Project description:Dermoid cysts are benign and congenital ectodermal inclusions. Their occurrence in an intracranial location is quite rare. They constitute 0.1 to 0.7% of all intracranial tumors. Their occurrence in the fourth ventricle and their multicentric feature are extraordinary. A 12-year-old boy was admitted to our clinic with a dermoid cyst with sixth cranial nerve involvement. He had symptoms of increased intracranial pressure. This case is the first dermoid cyst in the literature at this unusual location; a mature tooth structure was found within the cyst, which extended over the cervical subsegments. There was a second dermoid cyst in the thoracic spine (multicentric). Our aim is to present an atypical dermoid cyst along with radiodiagnostic characteristics and macroscopic findings.
Project description:We report the case of a 39-year-old woman who presented in an acute setting with pelvic pain, an adnexal mass on imaging and a high CA19-9 level. She was taken for surgery, where a large dermoid cyst was found at the fimbrial end of a fallopian tube at the time of laparoscopy, with no apparent connection to either ovary and absence of ovarian necrosis. This was corroborated on final histology. Dermoid cysts in aberrant locations are usually reported at Caesarean section or during laparoscopic sterilisation and thus, understandably, a pre-operative CA19-9 level is rarely available. That and the rarity of these 'ectopic dermoids' make it hard to give further support for a causative association with the high tumour marker levels. Some authors suggest that auto-amputation of a dermoid cyst or part thereof and subsequent reimplantation may give rise to this phenomenon, and thus the term 'wandering dermoid' has been applied to similar situations. This is what we postulated as the cause in our case. It is likely that a full understanding of the aetiology of wandering dermoid cysts will remain elusive, given the paucity of cases.
Project description:<h4>Background</h4>Dermoid cysts are well-known lesions that manifest as subcutaneous tumors around the lateral sides of the eyebrows in young patients. Computed tomography or magnetic resonance imaging (MRI) is often performed to confirm the diagnosis. On the other hand, a lipoma is usually a circular lesion, which is sometimes observed in the upper part of the face. The signals of both T1-weighted and T2-weighted images of MRI of a lipoma are, in general, relatively highly homogenous, and the signals decrease in fat-suppressed images. Therefore, differential diagnosis between a dermoid cyst and a lipoma is usually made with MRI, especially based on fat-suppressed images. Here, we present a case of misdiagnosis of a dermoid cyst as a lipoma because of atypical magnetic resonance images.<h4>Case presentation</h4>We report a case of a 24-year-old Japanese woman with a dermoid cyst around the lateral edge of the eyebrow. The cyst had been gradually increasing in size for the past 2 years. On MRI, it showed high internal signals on T1- and T2-weighted images. However, the signal intensity decreased homogeneously in the fat-suppressed T2-weighted images. The observed tumor had a yellowish appearance under the endoscope. On the basis of these findings, the lesion was considered a lipoma until it ruptured intraoperatively. The pathological diagnosis confirmed it to be a dermoid cyst.<h4>Conclusion</h4>Some dermoid cysts contain lipid-rich liquid, and these may be misdiagnosed as lipomas by MRI. When a tumor is located at a common site for a dermoid cyst, the MRI images should be validated carefully if it appears like a lipoma, and the differential diagnosis should be considered carefully.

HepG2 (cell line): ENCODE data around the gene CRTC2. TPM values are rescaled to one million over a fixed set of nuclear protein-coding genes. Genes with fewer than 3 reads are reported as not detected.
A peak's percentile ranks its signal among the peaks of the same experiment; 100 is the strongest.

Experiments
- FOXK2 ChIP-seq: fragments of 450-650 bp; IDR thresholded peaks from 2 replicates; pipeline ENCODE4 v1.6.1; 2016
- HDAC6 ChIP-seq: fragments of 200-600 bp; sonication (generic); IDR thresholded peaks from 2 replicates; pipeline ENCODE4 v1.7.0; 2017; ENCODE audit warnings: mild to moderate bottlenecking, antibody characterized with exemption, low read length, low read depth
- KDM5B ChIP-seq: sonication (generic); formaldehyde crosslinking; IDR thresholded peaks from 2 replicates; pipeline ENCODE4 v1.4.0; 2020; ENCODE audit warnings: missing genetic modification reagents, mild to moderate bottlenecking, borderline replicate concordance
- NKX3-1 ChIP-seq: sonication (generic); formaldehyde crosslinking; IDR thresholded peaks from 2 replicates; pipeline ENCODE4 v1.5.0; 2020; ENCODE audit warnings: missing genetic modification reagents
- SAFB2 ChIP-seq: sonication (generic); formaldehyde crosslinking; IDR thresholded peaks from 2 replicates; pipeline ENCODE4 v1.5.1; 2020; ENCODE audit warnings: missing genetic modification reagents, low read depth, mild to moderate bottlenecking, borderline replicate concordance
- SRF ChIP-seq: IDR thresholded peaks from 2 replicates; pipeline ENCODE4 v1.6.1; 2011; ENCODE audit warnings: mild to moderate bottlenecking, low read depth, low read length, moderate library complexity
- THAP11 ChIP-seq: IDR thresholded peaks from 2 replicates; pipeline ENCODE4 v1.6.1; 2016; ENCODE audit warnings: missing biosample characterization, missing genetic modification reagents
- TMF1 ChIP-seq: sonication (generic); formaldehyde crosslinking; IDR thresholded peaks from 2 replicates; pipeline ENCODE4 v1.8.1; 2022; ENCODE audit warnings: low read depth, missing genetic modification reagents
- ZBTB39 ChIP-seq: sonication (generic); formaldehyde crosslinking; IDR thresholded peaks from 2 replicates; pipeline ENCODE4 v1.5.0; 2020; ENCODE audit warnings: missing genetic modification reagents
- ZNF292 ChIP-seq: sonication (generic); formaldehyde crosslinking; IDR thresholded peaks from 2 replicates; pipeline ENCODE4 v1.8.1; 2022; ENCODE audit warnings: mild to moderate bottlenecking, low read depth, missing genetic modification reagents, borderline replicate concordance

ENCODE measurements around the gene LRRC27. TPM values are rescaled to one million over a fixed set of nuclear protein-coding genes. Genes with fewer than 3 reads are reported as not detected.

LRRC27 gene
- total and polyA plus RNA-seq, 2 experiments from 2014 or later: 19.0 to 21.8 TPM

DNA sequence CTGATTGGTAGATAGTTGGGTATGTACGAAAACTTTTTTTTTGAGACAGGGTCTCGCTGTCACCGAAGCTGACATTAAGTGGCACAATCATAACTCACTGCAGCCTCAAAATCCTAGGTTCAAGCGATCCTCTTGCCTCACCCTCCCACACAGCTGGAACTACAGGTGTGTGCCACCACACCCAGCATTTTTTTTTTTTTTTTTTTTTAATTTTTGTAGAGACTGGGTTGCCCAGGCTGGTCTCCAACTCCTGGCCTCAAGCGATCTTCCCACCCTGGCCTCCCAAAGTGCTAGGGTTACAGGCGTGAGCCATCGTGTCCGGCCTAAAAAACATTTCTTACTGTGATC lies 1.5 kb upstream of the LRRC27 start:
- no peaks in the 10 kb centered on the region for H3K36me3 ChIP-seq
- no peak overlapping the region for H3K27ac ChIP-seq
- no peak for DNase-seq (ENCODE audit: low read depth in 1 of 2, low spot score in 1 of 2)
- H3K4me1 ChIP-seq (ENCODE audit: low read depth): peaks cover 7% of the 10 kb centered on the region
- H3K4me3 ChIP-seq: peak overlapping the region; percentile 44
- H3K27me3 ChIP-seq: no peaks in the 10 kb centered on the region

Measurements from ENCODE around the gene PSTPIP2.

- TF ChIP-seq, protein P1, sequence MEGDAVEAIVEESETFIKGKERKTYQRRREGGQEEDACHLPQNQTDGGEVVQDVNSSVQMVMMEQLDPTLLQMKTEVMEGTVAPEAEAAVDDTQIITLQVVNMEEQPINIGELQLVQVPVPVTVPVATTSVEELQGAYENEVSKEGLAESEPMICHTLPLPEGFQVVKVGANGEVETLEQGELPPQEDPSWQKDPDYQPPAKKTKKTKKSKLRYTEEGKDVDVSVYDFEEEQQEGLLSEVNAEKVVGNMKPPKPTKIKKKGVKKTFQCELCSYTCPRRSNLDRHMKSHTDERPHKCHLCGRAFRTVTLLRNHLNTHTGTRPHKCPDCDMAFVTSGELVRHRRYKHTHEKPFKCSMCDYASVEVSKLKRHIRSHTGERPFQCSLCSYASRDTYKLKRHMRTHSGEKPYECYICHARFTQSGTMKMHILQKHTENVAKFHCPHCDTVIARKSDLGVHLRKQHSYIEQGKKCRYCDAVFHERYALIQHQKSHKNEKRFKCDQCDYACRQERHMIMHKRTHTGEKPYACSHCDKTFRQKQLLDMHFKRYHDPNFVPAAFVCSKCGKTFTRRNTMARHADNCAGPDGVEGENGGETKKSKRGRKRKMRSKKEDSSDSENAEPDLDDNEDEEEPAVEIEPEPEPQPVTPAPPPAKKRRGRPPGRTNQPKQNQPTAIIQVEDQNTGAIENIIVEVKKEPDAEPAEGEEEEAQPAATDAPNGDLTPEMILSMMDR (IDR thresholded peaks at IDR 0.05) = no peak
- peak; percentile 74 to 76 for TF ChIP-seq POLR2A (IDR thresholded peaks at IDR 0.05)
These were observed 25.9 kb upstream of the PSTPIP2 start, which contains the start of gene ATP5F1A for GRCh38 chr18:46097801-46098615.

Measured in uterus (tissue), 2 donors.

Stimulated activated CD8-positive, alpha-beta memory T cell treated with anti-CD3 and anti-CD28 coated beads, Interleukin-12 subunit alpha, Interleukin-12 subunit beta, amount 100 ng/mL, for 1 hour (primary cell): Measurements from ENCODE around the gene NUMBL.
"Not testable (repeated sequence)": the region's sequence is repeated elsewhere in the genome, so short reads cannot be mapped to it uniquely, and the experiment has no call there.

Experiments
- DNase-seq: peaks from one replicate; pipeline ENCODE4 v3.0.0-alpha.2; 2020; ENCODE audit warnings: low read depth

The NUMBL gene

Project description:To report a rescue technique for complete removal of an accidentally ruptured orbital dumbbell deep dermoid cyst.A 33-year-old female presented with left proptosis with retrobulbar discomfort for 3 months. Computed tomography images showed an orbital dumbbell deep dermoid cyst. A lateral orbitotomy was performed under general anesthesia. The cyst was ruptured during osteotomy of the lateral orbital rim. The cyst was opened vertically from the ruptured site using a Stephen's tenotomy scissors to visually confirm the internal wall of the cyst and to keep the epithelial lining intact while separating the external wall of the cyst from the bone. There was a small defect of the epithelial lining at the inferoposterior margin of the cyst. Granulomatous inflammation of the lacrimal gland was found adjacent to the defect site. The cyst was completely removed and the lacrimal inflammation subsided after the operation.Opening of the cyst is a useful technique to remove the entire epithelial lining of an accidentally ruptured dumbbell dermoid cyst.
Project description:<h4>Introduction</h4>The cervical lymphoepithelial or branchial cleft cyst are benign dysembryologic cystic tumors developing in the anterolateral region of the neck. They are relatively uncommon anomalies.The aims of this study are to analyze the anatomoclinical features and to discuss the modalities of care for the management of this disease.<h4>Presentation of case</h4>We report a case of a 70 years-old woman who was admitted to our department with a complaint of painless mass in the right supraclavicular region. Clinical examination and radiological investigations found a mass compatible with cervical cyst. Treatment consisted of the complete resection of the cyst. histopathological examination found a Cervical lymphoepithelial cyst.<h4>Conclusion</h4>The cervical lymphoepithelial can be easily misdiagnosed. It is imperative that clinicians make an accurate diagnosis for appropriate treatment (that is, surgical excision).